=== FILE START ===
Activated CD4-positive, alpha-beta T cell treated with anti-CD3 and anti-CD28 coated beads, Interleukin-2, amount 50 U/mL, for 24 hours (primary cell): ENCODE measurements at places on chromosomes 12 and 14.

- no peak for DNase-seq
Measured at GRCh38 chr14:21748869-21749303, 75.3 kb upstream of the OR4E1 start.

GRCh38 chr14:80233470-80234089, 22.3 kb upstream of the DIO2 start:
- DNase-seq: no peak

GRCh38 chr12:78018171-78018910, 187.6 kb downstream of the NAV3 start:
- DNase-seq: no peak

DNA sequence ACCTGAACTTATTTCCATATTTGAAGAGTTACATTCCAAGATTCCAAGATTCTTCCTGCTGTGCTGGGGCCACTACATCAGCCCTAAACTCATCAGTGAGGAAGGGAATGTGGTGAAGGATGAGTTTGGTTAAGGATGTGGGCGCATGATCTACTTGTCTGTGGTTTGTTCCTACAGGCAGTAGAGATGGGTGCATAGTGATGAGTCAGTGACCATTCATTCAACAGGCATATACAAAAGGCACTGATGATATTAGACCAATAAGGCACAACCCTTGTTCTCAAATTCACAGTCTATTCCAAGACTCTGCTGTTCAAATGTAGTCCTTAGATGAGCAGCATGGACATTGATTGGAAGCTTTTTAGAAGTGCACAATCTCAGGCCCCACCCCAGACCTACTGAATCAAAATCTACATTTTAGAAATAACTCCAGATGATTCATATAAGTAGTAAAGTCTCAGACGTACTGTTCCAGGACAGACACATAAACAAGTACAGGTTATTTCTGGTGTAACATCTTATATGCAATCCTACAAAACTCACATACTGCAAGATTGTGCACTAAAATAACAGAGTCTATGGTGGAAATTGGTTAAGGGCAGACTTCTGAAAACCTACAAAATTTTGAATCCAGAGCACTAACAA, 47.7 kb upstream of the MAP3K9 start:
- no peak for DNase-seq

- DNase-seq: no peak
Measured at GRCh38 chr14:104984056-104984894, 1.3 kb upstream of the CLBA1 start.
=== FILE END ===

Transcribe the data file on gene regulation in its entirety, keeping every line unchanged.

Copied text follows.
Activated CD4-positive, alpha-beta T cell treated with anti-CD3 and anti-CD28 coated beads, Interleukin-2, amount 50 U/mL, for 24 hours (primary cell): ENCODE measurements at places on chromosomes 12 and 14.

- no peak for DNase-seq
Measured at GRCh38 chr14:21748869-21749303, 75.3 kb upstream of the OR4E1 start.

GRCh38 chr14:80233470-80234089, 22.3 kb upstream of the DIO2 start:
- DNase-seq: no peak

GRCh38 chr12:78018171-78018910, 187.6 kb downstream of the NAV3 start:
- DNase-seq: no peak

DNA sequence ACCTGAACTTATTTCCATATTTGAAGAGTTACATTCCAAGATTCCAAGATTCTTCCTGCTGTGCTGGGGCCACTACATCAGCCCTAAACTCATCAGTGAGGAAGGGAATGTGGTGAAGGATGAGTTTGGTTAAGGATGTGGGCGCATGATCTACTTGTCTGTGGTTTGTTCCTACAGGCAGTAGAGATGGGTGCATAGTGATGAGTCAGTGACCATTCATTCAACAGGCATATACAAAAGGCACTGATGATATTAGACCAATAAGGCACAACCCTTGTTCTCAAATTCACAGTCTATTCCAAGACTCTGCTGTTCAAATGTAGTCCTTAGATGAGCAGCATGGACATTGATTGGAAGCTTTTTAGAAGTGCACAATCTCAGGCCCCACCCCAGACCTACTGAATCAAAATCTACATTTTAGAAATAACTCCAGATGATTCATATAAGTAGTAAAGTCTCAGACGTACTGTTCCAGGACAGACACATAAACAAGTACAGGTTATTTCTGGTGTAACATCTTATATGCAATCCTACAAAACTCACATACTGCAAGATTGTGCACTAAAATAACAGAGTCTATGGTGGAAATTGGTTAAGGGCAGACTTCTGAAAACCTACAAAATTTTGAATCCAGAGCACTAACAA, 47.7 kb upstream of the MAP3K9 start:
- no peak for DNase-seq

- DNase-seq: no peak
Measured at GRCh38 chr14:104984056-104984894, 1.3 kb upstream of the CLBA1 start.